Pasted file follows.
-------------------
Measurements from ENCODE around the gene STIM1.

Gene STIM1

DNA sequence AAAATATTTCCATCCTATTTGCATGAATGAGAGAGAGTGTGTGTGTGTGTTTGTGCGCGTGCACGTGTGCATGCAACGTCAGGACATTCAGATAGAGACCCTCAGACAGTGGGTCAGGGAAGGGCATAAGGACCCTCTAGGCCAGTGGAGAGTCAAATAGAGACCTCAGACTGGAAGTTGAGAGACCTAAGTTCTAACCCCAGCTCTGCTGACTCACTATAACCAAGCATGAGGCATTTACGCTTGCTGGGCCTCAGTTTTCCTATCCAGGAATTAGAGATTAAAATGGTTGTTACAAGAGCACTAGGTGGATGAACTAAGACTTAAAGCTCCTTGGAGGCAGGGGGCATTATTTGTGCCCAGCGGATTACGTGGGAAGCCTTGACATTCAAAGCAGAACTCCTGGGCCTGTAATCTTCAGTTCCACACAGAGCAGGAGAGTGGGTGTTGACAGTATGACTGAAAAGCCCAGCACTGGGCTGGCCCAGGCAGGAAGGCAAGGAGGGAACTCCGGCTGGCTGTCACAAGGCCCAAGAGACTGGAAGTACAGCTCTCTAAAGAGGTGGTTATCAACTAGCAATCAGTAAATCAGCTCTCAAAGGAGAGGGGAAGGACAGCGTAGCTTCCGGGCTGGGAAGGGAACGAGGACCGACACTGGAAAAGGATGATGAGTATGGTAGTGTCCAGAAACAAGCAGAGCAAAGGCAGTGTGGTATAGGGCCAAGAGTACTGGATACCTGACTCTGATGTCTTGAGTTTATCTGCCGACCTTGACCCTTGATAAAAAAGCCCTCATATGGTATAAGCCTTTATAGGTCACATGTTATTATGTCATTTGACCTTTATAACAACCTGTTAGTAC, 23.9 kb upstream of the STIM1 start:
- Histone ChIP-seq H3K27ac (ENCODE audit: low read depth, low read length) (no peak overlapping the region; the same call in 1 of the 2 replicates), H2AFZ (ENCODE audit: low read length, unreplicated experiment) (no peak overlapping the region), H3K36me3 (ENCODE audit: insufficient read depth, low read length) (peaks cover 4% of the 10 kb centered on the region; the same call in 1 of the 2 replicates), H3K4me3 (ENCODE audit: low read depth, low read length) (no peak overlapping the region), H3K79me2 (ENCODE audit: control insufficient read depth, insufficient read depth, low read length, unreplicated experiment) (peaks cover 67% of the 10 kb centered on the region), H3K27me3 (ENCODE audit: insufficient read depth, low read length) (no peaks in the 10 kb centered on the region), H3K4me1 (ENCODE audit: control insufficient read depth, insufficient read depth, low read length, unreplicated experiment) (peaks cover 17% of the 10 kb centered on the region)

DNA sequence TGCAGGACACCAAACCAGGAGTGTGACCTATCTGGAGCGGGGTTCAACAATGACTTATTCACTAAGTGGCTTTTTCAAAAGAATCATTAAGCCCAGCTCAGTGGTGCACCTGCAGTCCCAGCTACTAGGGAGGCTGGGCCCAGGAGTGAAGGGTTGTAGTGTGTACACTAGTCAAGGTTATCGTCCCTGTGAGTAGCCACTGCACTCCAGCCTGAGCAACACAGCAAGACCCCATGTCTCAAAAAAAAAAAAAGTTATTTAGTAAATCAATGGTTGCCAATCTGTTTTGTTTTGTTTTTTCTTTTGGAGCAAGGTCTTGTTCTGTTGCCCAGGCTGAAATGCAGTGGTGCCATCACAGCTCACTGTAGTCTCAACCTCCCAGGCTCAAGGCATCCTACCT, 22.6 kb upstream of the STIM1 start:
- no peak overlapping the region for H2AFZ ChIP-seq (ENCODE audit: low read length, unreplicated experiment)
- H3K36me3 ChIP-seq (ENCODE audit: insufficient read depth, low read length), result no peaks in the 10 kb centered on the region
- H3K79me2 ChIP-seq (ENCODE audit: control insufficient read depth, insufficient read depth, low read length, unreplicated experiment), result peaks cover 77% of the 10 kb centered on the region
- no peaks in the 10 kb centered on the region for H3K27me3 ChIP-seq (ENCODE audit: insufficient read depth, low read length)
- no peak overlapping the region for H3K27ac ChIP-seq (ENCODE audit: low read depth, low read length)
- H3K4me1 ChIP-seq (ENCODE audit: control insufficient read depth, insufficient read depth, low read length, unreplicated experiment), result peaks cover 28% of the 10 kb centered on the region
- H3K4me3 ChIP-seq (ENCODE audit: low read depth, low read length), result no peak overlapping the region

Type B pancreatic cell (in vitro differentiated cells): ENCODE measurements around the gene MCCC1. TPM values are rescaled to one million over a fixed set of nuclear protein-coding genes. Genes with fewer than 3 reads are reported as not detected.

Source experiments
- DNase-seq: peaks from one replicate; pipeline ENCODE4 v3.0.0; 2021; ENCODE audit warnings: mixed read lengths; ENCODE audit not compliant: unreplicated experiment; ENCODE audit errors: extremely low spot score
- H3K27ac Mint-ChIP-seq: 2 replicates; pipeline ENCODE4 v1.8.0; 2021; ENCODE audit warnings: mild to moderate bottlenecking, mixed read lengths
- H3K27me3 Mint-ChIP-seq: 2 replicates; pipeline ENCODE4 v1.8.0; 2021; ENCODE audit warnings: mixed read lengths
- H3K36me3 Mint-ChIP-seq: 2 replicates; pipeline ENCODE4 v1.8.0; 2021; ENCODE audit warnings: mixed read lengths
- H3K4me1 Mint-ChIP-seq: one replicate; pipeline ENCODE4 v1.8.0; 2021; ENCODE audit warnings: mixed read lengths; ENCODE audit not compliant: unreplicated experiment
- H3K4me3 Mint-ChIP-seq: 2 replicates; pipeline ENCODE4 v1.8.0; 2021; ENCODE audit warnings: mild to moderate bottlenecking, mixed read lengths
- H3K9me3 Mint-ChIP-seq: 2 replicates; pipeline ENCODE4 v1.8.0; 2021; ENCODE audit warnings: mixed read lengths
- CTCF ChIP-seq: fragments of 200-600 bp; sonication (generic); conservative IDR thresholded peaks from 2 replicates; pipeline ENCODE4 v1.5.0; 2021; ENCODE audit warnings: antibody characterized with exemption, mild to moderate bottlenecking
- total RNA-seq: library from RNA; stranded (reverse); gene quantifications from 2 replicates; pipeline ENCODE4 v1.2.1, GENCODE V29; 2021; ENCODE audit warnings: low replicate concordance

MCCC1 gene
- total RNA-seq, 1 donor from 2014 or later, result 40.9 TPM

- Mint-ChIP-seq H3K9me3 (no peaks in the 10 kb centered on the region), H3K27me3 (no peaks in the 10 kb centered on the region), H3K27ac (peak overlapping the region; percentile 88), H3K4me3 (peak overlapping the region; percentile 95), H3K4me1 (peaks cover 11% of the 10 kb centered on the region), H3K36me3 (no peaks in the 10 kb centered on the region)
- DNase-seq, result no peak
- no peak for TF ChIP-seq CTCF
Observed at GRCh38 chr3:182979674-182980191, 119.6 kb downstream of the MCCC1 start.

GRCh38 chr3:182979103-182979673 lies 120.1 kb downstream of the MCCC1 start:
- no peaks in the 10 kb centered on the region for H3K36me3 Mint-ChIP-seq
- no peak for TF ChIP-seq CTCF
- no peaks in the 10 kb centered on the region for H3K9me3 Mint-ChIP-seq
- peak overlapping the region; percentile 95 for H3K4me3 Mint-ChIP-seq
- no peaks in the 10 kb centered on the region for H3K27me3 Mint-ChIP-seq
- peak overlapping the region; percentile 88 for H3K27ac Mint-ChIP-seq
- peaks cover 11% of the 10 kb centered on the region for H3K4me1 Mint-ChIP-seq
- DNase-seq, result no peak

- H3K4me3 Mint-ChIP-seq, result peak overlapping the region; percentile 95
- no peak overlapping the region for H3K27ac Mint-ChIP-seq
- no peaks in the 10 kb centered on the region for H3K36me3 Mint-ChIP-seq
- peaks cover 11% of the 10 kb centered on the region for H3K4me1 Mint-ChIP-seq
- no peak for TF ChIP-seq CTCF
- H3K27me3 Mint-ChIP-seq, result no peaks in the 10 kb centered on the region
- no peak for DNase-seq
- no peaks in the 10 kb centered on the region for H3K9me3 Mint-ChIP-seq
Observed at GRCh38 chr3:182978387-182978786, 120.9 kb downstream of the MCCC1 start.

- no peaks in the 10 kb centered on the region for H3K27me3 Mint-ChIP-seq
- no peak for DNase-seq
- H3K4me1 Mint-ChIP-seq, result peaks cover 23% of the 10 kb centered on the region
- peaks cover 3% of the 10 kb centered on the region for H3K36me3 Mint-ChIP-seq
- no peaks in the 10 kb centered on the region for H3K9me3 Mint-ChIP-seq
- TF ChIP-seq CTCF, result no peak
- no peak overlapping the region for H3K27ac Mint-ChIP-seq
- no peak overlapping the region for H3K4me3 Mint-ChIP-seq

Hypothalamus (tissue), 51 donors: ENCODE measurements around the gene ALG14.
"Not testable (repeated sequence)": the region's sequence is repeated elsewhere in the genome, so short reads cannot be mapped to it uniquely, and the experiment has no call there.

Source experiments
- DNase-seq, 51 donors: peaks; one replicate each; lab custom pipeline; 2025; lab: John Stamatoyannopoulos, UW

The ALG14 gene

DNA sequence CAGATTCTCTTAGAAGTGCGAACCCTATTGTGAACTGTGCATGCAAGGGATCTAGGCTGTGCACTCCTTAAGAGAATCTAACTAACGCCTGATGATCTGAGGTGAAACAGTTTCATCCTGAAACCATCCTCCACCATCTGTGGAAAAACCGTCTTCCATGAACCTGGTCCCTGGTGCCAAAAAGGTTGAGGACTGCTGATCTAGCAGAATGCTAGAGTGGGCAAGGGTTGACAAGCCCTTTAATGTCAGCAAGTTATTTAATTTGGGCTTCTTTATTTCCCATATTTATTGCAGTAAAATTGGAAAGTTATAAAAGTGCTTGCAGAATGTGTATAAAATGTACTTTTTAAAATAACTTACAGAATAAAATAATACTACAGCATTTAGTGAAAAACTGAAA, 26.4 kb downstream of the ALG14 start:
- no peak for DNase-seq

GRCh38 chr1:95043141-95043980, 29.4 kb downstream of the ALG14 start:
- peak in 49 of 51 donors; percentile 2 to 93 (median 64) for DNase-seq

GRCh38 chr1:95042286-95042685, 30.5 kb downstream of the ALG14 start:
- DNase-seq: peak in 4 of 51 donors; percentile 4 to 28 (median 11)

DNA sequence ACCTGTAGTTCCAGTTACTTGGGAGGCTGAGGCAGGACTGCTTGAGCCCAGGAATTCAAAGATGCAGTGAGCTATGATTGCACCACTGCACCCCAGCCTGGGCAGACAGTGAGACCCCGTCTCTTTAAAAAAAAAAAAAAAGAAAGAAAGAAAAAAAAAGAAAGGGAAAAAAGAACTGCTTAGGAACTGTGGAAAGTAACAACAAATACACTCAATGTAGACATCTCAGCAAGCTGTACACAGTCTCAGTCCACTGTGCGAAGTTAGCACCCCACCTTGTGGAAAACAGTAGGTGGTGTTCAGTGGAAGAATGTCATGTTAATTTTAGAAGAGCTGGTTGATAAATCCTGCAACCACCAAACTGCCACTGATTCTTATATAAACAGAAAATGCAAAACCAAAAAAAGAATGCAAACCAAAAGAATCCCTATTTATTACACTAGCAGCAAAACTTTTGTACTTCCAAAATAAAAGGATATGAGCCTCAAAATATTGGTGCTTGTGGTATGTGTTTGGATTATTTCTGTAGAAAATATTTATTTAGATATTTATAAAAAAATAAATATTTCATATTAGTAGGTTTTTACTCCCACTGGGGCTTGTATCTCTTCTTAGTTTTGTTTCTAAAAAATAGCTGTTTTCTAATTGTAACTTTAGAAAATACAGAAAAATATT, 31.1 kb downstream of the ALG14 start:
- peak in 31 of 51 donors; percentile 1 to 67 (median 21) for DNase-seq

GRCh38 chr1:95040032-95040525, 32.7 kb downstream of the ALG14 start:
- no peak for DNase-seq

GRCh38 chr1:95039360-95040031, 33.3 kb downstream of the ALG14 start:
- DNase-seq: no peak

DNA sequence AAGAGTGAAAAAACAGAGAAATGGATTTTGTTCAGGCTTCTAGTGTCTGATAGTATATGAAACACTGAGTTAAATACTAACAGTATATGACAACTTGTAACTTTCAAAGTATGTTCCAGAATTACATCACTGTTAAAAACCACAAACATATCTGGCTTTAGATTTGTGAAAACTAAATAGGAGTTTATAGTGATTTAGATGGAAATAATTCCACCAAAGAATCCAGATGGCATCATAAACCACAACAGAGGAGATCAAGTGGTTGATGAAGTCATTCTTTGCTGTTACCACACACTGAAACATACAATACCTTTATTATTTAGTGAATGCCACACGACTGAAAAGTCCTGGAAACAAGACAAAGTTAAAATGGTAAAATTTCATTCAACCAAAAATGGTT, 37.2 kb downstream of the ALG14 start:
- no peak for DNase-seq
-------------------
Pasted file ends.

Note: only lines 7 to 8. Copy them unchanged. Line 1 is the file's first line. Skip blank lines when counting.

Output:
- H3K36me3 ChIP-seq (ENCODE audit: insufficient read depth, low read length), result no peaks in the 10 kb centered on the region
- H3K79me2 ChIP-seq (ENCODE audit: control insufficient read depth, insufficient read depth, low read length, unreplicated experiment), result peaks cover 77% of the 10 kb centered on the region